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A Slight Trick of the Mind by Mitch Cullin| Book Review

It has been more than a century that Sherlock Holmes was first introduced to readers and even after Arthur Conan Doyle was finished with one of the most entrancing and enigmatic fictional character of all times, the world wasn’t.

Mr Holmes has kept appearing in countless ways including books that described new adventures, plays, TV adaptations (Elementary, Sherlock, etc.), and movies, ‘The Game of Shadows‘ being the most recent example.

A Slight Trick of the Mind by American author Mitch Cullinadds yet another chapter to the life and works of Sherlock Holmes.

Book Title : A Slight Trick of the Mind
Author :
Genre : Detective Fiction, Crime Thriller
Publisher : Anchor (Reprint edition)
Published in: (9 May 2006)
Jonathan Cape (Main Edition)
Publushed in: (29 May 2014)
Total Pages : 272 (Paperback)
Purchase Links : From Amazon India
From Amazon.com

From the whole lot of fictional detectives created in Victorian era, Sherlock Holmes stood out because of his observation powers and the ability to fit-in every single piece of observation in a coherent pattern, like arranging a canvas that has been broken into hundred pieces. His memory appeared almost photographic in terms of recording and retaining details. And it is with a tiny bit of shock that we meet Mitch Cullin’s Mr Holmes, who is 94 years old and is struggling with his memory.

However, the life this Sherlock Holmes leads is not entirely different than what we should expect. Mitch Cullin builds on the few snatches that Dr Watson let fall during the later adventures of Sherlock Holmes about his retirement, his moving out of London and his love for keeping bees in the country. Here are the relevant sections of the last two books by Sir Arthur Conan Doyle:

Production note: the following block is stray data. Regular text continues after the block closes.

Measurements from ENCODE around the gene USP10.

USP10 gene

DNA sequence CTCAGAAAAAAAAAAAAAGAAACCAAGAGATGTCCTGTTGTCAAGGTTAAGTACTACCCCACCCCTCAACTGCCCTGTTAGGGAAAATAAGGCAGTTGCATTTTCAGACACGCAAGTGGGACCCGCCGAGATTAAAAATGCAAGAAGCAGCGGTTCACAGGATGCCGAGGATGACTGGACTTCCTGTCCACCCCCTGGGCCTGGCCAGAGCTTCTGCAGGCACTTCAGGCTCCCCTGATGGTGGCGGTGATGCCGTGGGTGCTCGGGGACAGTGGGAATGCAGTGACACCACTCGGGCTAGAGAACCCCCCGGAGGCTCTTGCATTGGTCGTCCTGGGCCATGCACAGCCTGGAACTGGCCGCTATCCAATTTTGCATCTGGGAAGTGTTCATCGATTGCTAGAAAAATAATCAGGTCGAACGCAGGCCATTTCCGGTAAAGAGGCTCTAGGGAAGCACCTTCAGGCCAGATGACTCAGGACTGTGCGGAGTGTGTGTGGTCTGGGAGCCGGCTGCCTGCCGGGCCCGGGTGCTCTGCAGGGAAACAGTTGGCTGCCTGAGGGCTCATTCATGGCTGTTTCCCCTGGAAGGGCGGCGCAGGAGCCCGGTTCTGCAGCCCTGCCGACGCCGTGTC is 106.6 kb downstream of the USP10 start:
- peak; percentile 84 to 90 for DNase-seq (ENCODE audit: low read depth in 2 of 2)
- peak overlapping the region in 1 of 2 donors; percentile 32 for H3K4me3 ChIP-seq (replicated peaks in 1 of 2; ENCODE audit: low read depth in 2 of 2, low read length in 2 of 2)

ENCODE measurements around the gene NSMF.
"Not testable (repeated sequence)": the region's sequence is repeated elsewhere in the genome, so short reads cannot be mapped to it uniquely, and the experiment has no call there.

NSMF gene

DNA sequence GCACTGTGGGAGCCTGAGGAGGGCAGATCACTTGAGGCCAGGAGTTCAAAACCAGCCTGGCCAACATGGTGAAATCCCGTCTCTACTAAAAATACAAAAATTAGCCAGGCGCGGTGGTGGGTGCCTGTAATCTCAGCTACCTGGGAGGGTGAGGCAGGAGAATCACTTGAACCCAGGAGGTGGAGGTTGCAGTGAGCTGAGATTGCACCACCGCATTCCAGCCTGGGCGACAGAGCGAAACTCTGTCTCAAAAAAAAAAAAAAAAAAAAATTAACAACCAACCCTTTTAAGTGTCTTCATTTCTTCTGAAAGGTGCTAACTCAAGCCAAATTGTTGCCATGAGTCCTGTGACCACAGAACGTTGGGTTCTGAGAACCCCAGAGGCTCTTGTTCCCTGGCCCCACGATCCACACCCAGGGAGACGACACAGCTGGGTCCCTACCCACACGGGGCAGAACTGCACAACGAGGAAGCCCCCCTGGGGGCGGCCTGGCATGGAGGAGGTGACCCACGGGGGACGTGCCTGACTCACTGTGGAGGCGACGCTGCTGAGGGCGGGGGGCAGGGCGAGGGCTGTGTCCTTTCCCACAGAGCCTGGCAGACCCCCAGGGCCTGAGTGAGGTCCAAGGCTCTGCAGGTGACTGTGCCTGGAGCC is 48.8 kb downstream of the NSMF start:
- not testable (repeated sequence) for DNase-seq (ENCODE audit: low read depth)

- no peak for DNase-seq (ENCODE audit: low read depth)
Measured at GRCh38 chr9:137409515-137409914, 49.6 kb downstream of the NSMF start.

The preface of “His Last Bow” (Published in 1917) starts with following text:
The friends of Mr Sherlock Holmes will be glad to learn that he is still alive and well, though somewhat crippled by occasional attacks of rheumatism. He has, for many years, lived in a small farm of the downs five miles form Eastbourne, where his time is divided between philosophy and agriculture….
And, in the last chapter of this book, Sherlock is described as a tall, gaunt man of sixty, who very proudly shows Dr Watson his own work entitled “A Practical Handbook of Bee Culture“.

In the book published as “The Return of Sherlock Holmes” (1903-1904), the chapter called “The Adventure of the Second Stain” opens with following para:
“I had intended The Adventure of the Abbey Grange to be the last of exploits of my friend, Mr. Sherlock Holmes, which I should ever communicate to the public….. The real reason lay in the reluctance which Mr. Holmes has shown to the continued publication of his experiences. So long as he was in actual professional practice the records of his successes were of some practical value to him, but since he was definitely retired from London and betaken himself to study and bee-farming on the Sussex Downs, notoriety has become hateful to him, and he has peremptorily requested that his wishes in this matter should be strictly observed.”

Thus we know that somewhere in his fifties, Sherlock Holmes moved out of London, got himself a farm and took avid interest in keeping bees and continued his pursuit in study of humanity and philosophy. And so it fits when Mitch Cullin open his “A Slight Trick of Mind” in the time after World War II, and Sherlock has lived so long that the world has changed beyond imagination; his brother Mycroft and his dearest friend Dr Watson are long gone. He has become a living legend thanks to Dr Watson‘s memoirs and has retired to a quiet country village where he is living with his only remaining passion – raising bees.